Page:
SCARBOROUGH:  And actually making—you talk about environmentalism - actually making those people that were tearing down rain forests in South America the heroes of an episode.

ANDERSON:  That's right.

SCARBOROUGH:  Let's show another clip from "South Park."

(BEGIN VIDEO CLIP, "SOUTH PARK")

UNIDENTIFIED ACTOR:  You white Americans make me sick.  You waste food, oil, and everything else because you're so rich, and then you tell the rest of the world to save the rain forest because you like its pretty flowers.

UNIDENTIFIED ACTOR:  We're here live in San Jose, Costa Rica, where hundreds of Americans have gathered for the Save the Rain Forest Summit.  Everyone is here so they can feel good about themselves and act like they aren't the ones responsible for the rain forest's peril.

In two lines of the show, Parker and Stone have gone after white Americans, wasteful consumption, rampant materialism and environmentalism.  Hey Conservatives, did you laugh at this?  How about you Liberals?  Of course you did, because it is funny and true.

It's embarrassing to hear right-minded individuals taking this for an attack on environmentalism and an endorsement of conservative values - to do so is to practically admit to being fat, greedy, wasteful and willing to let the world go to hell in a hand basket, everyone else be damned.

When Parker and Stone hold their mirror up to America, this is exactly what they see and what they are reflecting back to you.  Time and time again their message has been focused against the hypocrisy of the self-righteous in this country.  And that is neither Liberal nor Conservative.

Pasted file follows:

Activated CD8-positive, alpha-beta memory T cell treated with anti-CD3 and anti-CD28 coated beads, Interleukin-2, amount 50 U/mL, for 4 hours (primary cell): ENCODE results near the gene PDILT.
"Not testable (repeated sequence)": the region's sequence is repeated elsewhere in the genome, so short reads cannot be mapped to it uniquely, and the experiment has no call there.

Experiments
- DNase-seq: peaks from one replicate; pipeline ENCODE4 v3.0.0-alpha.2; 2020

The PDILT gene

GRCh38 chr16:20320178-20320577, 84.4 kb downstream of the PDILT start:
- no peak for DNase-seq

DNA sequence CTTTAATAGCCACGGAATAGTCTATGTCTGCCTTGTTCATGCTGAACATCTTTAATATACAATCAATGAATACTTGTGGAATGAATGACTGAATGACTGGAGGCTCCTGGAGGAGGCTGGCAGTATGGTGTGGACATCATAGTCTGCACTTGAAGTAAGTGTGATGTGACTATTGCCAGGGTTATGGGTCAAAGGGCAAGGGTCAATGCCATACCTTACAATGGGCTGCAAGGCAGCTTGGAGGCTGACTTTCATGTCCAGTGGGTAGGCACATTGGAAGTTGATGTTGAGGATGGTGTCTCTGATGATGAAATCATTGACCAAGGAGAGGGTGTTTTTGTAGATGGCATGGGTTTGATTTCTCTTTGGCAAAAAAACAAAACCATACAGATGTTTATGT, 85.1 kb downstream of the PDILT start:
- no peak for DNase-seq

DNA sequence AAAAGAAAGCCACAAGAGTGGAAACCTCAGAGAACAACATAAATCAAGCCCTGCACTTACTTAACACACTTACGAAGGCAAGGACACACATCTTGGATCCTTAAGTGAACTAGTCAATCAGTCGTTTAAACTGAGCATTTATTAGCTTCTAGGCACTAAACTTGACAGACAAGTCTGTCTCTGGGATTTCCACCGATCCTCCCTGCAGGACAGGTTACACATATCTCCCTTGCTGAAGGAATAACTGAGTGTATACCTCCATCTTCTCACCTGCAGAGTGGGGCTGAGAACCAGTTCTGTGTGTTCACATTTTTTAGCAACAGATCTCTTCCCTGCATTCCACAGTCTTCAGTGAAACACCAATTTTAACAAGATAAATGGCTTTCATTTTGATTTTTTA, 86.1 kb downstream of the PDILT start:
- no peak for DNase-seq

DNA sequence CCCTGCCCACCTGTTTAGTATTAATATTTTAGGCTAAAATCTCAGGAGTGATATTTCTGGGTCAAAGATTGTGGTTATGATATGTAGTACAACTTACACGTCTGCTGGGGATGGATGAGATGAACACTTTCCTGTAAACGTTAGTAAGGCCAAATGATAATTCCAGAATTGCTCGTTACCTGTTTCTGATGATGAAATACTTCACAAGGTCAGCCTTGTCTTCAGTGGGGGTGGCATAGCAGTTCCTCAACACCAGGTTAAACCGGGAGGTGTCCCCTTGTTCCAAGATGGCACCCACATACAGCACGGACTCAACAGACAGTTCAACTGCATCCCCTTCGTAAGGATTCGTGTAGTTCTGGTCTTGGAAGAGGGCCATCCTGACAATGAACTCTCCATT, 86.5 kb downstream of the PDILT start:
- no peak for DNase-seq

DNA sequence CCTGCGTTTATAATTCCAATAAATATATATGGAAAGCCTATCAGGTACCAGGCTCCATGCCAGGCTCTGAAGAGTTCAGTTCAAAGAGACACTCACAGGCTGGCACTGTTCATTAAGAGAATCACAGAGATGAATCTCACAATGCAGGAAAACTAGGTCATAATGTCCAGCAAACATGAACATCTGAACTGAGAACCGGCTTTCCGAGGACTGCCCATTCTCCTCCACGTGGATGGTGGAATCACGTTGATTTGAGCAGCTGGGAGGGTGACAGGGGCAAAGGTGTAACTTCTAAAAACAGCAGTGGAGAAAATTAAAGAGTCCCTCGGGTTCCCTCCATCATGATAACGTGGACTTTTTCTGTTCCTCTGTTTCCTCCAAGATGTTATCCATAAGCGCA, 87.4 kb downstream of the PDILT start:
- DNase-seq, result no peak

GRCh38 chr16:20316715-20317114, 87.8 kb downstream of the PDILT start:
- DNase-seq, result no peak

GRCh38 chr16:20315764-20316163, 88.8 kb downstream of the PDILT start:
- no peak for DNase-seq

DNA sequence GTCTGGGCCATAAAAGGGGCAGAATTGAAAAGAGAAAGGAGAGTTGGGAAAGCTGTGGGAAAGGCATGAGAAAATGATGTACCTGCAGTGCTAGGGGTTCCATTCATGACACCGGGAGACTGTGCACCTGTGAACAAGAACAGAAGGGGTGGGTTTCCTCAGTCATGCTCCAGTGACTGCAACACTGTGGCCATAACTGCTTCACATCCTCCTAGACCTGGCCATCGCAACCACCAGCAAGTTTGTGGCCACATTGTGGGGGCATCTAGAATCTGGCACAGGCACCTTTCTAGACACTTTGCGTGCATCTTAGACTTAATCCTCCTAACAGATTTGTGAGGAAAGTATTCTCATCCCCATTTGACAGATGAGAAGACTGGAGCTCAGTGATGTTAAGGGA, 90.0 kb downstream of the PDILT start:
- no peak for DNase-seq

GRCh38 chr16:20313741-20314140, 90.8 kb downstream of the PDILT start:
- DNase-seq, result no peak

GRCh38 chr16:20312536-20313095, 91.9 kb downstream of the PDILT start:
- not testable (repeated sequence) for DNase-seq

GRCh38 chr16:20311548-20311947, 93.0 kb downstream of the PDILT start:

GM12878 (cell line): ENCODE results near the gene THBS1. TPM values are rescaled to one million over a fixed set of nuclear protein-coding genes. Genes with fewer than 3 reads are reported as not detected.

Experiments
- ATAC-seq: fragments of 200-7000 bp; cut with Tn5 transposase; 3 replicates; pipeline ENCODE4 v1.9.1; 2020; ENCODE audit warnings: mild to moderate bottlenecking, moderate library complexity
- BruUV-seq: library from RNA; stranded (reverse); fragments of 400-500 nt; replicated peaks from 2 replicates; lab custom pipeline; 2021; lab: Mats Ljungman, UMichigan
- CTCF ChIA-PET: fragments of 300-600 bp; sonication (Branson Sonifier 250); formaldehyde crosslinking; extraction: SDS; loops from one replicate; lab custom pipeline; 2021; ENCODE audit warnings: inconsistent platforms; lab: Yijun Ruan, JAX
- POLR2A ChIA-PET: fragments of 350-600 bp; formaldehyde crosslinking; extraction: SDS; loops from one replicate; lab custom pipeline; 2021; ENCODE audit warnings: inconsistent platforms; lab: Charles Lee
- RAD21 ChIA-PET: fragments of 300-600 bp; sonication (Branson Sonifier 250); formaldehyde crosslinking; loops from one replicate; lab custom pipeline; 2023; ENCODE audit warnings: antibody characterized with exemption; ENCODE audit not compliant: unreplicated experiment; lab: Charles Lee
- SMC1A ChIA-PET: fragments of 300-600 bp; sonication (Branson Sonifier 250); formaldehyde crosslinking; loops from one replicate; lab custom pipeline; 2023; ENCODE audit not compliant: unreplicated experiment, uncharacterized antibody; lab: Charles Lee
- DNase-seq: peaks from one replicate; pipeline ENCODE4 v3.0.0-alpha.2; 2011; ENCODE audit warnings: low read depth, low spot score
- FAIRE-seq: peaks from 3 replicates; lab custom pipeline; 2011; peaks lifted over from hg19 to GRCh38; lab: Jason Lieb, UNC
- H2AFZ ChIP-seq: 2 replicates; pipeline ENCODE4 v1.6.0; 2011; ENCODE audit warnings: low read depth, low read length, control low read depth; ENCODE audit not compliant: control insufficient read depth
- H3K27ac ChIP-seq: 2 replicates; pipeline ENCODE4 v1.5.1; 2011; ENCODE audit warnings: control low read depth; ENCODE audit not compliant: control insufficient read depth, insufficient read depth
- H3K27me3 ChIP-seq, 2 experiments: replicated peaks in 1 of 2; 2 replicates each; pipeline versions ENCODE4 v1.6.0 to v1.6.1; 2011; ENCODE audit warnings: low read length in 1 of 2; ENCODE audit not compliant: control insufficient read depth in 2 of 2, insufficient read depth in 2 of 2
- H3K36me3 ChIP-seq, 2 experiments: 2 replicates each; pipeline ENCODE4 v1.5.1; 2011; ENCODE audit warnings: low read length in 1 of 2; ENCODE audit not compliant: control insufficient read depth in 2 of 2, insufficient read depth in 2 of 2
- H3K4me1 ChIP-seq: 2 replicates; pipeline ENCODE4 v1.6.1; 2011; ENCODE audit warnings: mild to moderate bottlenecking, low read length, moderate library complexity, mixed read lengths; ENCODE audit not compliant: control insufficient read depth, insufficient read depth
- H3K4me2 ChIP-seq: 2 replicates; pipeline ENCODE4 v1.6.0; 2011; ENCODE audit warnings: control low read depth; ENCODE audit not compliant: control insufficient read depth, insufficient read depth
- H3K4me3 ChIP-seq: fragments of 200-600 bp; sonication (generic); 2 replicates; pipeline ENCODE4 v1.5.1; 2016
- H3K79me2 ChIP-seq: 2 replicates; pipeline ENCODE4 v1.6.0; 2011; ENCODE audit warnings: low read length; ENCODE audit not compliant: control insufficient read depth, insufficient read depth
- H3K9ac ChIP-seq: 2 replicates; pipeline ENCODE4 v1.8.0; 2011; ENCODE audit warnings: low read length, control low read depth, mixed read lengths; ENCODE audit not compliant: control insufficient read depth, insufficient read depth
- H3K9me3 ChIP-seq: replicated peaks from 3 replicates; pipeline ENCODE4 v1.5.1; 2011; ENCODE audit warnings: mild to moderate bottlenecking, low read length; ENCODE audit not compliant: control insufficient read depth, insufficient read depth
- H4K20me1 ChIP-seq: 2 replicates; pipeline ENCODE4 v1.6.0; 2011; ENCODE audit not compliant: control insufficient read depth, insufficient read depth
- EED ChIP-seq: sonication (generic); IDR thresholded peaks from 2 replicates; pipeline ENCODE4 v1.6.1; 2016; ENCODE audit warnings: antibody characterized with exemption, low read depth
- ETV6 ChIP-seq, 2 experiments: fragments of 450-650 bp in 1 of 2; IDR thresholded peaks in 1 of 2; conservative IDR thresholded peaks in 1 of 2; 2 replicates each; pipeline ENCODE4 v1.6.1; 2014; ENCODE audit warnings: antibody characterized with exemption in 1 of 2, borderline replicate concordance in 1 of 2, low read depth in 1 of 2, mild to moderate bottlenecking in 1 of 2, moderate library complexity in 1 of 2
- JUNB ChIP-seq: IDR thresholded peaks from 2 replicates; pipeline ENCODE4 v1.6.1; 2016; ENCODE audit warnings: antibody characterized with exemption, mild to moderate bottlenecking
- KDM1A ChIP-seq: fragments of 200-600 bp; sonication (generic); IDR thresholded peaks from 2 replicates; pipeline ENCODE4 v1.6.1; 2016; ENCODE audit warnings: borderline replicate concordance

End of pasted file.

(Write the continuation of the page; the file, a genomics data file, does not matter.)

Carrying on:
If Vegas only took odds on the content of upcoming South Park episodes.  "South Park Conservatives" come to South Park and I can't wait to see what happens.

Complete Transcript from Scarborough Country Interview with Brian Anderson aired April 25th 2005

http://msnbc.msn.com/id/7640364/

Now, coming up next, the cartoon "South Park" is often childish, irreverent and obscene.  But conservative?  You know what?  Stick around.  You're going to be surprised by what you hear right after this break.

(COMMERCIAL BREAK)

(BEGIN VIDEO CLIP, "SOUTH PARK")

UNIDENTIFIED ACTRESS:  Hello there, little boy.  Do you know who I am?

UNIDENTIFIED ACTOR:  No.

UNIDENTIFIED ACTRESS:  I bet you do.

(singing):  I'm going where there's lucky clovers in the...

UNIDENTIFIED ACTOR:  Stop that.

UNIDENTIFIED ACTOR:  Yes, that sucks, dude.

UNIDENTIFIED ACTRESS:  I'm Barbra Streisand.

UNIDENTIFIED ACTOR:  So?

UNIDENTIFIED ACTOR:  So?  So, I'm a very famous and very important individual.

(END VIDEO CLIP)

SCARBOROUGH:  A popular TV show skewering a liberal celebrity.  You know what?  That may have been unheard of 10 years ago.  But now, thanks to cable news, talk radio, blogs, this type of humor has blossomed onto cable.  The elite media regime has started to crack, some say.  And others say it's a watershed moment in American politics and culture.

That is at least what Brian Anderson, who is editor at "Manhattan Institute City Journal," has to say in his new book, "South Park Conservatives: The Revolt Against Liberal Media Bias."